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SA agreement with South East Asian bloc opens up a host of opportunities


Dr Hilton Fisher is South Africa’s Ambassador to Indonesia, Timor-Leste and ASEAN.

South Africa is in the process of acceding to the Treaty of Amity of the Association of South East Asian Nations (ASEAN), the fifth-largest economy in the world. The potential for future trade, investment and a host of other cooperation agreements is exciting.

Few regions in the world offer such promise and potential for the future of South Africa’s international relations as the region comprising the members of the Association of South East Asian Nations (ASEAN). From large consumer markets, dynamic trade and investment opportunities to a successful model of regional integration that has contributed meaningfully to growth and development – the potential for cooperation is vast. 

As part of efforts to deepen South Africa’s engagement and cooperation with this region, our country has begun with the process of acceding to the ASEAN Treaty of Amity (TAC). The TAC was signed at the first ASEAN Summit Meeting in Bali, Indonesia, in February 1976.

ASEAN is a regional organisation aimed at promoting economic growth and regional stability among its member states. Comprising 10 member states (Indonesia, Malaysia, the Philippines, Singapore, Thailand, Brunei, Laos, Myanmar, Cambodia and Vietnam), the organisation’s headquarters are in Jakarta, Indonesia.

ASEAN actively encourages non-ASEAN States outside South East Asia to enhance cooperative relationships through accession to the TAC. Recognising the pivotal importance of ASEAN, key regional players such as China, Japan and South Korea are regular participants at ASEAN Summits and meetings while prominent dialogue partners include the European Union, India, Russia, the United Kingdom and the United States of America.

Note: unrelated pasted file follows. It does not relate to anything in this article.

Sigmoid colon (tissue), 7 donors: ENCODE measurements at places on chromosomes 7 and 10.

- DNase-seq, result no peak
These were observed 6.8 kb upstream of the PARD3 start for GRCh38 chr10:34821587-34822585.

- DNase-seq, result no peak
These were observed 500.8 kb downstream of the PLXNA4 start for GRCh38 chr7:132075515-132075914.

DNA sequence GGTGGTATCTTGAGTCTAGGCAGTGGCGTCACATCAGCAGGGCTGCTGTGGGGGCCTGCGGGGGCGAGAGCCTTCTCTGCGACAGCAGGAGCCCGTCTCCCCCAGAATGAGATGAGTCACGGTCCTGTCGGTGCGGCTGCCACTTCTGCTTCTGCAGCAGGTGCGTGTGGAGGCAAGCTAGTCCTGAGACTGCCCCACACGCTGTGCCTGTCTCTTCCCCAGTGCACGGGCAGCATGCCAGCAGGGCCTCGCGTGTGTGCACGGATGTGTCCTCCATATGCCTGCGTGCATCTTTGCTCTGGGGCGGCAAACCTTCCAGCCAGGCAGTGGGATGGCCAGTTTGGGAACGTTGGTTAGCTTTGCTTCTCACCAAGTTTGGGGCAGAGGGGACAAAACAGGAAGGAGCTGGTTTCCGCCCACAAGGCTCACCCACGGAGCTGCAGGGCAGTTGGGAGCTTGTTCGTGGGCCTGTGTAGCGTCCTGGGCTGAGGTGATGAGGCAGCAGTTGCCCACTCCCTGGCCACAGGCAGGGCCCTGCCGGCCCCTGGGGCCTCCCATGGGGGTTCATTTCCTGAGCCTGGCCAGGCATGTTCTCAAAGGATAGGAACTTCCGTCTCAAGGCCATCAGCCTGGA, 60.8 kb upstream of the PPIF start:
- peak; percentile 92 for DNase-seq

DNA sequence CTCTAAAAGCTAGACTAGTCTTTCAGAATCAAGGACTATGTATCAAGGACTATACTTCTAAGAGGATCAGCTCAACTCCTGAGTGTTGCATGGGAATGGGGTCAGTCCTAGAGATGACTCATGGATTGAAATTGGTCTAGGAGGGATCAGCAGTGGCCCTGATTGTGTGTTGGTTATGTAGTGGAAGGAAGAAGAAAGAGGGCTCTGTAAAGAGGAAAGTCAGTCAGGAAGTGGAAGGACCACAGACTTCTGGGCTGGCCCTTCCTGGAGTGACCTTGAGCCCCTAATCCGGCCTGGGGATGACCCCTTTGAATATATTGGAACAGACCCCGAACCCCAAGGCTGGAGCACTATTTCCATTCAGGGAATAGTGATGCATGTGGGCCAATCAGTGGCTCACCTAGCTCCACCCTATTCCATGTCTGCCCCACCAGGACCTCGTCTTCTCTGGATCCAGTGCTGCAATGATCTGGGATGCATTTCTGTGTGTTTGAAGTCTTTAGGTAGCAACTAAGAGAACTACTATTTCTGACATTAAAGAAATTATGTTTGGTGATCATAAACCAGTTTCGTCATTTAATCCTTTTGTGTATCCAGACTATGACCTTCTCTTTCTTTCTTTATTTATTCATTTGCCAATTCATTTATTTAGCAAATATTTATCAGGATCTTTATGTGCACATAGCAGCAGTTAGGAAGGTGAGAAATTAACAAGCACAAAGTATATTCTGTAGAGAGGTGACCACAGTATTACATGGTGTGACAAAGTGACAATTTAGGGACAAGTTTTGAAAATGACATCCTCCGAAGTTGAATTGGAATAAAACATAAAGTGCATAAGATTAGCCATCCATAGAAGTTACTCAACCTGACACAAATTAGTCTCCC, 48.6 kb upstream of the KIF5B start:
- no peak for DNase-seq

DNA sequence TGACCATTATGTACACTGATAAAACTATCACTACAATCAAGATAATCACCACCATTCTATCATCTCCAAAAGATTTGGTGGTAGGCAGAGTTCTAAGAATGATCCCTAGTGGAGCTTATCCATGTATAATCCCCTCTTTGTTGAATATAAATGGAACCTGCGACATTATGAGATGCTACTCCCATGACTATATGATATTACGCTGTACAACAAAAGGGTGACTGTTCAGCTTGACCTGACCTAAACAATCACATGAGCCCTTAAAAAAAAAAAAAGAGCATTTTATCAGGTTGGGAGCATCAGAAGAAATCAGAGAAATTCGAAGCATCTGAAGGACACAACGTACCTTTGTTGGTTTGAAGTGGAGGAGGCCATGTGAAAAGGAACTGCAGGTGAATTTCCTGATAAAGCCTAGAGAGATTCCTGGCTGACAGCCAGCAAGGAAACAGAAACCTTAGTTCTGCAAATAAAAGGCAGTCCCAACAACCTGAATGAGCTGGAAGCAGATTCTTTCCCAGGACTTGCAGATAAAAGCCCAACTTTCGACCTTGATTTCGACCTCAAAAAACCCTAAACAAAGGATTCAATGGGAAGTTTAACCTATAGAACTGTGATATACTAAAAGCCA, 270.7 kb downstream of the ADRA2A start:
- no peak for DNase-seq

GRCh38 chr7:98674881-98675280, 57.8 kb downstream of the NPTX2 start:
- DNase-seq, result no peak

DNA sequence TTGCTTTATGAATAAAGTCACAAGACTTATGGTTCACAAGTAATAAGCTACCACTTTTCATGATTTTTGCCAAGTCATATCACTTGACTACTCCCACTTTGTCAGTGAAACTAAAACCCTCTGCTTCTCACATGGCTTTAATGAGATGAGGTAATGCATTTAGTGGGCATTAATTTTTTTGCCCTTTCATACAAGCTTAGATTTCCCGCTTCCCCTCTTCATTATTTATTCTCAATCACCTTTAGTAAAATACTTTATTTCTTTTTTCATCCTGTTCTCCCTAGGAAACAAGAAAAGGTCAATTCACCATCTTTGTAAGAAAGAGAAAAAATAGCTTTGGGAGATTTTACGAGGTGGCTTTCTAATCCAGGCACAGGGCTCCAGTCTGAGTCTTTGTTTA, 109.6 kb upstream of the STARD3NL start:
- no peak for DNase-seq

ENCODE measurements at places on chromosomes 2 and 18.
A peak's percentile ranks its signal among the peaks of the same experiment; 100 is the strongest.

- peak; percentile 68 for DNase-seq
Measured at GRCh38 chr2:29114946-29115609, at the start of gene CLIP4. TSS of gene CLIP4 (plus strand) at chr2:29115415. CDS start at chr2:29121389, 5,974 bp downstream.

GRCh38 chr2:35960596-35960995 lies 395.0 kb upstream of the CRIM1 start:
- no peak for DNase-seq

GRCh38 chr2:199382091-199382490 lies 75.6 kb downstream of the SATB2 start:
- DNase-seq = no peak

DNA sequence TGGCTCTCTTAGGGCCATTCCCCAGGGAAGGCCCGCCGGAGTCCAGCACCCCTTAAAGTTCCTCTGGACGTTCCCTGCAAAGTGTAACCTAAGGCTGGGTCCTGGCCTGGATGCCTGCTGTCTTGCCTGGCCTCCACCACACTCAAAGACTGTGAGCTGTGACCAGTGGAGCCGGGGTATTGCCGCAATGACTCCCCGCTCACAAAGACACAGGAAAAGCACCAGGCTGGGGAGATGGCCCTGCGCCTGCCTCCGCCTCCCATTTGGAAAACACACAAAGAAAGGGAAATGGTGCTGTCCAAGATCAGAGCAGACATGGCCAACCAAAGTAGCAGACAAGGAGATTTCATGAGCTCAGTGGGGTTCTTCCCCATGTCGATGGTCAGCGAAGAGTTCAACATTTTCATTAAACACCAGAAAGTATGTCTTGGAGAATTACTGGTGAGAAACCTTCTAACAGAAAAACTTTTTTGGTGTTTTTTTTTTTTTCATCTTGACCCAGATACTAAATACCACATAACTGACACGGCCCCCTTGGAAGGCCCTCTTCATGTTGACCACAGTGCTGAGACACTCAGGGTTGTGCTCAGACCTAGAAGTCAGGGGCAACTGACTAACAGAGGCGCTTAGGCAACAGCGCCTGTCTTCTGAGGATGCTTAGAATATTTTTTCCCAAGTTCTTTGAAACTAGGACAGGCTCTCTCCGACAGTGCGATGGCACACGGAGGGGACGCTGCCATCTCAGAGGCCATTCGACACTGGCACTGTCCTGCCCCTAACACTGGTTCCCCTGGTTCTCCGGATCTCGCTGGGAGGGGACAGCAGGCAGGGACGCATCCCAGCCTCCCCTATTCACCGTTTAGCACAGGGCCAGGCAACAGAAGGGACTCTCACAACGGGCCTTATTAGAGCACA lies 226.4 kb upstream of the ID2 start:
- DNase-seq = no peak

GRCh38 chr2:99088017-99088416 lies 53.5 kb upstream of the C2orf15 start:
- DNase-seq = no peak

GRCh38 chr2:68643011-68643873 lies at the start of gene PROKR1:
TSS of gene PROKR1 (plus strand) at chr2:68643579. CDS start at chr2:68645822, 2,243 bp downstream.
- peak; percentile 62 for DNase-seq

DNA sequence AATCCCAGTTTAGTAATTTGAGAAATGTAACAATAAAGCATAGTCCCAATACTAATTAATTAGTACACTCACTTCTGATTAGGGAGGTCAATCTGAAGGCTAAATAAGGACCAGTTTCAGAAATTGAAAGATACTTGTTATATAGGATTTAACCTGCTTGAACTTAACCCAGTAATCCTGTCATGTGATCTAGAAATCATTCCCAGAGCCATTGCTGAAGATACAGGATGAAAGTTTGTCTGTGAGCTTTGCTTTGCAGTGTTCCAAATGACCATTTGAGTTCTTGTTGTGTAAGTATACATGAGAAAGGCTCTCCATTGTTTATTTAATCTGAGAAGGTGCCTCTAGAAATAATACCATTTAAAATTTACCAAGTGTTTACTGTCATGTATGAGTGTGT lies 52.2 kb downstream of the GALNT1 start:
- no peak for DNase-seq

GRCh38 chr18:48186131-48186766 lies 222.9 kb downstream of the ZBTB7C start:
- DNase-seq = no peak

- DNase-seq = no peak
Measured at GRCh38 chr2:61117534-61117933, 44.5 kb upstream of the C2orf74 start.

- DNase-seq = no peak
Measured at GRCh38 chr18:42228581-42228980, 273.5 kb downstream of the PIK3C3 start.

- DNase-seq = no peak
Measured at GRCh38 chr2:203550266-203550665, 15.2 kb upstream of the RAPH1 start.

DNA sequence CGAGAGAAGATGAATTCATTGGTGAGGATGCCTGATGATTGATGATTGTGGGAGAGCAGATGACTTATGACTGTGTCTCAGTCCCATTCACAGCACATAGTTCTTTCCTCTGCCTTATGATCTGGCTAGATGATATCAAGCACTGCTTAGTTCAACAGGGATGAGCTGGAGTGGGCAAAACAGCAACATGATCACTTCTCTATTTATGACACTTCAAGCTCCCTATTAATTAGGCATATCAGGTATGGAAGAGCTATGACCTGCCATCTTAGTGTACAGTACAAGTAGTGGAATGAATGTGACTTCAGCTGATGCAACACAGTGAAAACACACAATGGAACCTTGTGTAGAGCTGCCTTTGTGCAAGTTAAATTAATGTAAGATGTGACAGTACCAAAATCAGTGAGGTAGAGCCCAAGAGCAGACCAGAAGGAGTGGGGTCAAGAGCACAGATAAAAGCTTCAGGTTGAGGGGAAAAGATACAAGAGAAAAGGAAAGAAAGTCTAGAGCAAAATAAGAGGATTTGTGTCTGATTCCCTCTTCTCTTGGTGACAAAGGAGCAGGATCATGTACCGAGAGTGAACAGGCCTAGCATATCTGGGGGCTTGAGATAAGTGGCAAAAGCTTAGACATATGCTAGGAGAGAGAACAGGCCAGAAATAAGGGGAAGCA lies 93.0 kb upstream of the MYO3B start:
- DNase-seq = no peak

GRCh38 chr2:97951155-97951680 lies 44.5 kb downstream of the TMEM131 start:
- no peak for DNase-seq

With a combined GDP of $2.8-trillion and a population of 650 million, in comparison to the $2.6-trillion GDP and 1.3 billion people of Africa, ASEAN is the fifth-largest economy in the world. A burgeoning middle class with a huge consumption potential and discretionary funds makes ASEAN a pivotal consumer market of the future and an attractive region to Africa.

While the preamble of the TAC makes references to principles adopted during the 1955 Bandung Asian-African Conference, these have not yet translated into significant business opportunities for African countries. There are approximately 300 companies from ASEAN, mainly in the areas of agri-business, manufacturing, oil and infrastructure, active in Africa and are mostly concentrated in South Africa, Nigeria and Egypt. Africa has become a destination for investment from ASEAN.

The major ASEAN investors in Africa are Singapore, Malaysia and Indonesia, while the ASEAN countries with the highest trade with Africa are Thailand, Indonesia and Singapore, with South Africa, Nigeria and Egypt being the largest African import markets for ASEAN goods.

One way for Africa-ASEAN reciprocal trade and investment to flourish is to forge agreements with regional blocs, more specifically through the African Continental Free Trade Area Agreement (AfCFTA). There have to date been no trade agreements between ASEAN and African regional economic communities. In 2008, seven ASEAN nations with diplomatic representation in SA forged the ASEAN-Pretoria Committee (APC) in an effort to boost trade and investment with South Africa. These are concerted efforts by ASEAN to boost trade and investment with Africa in general and South Africa specifically. It is imperative that SA develops a clear strategy to optimally benefit from accession to the TAC by means of increased cooperation, trade, investment and tourism.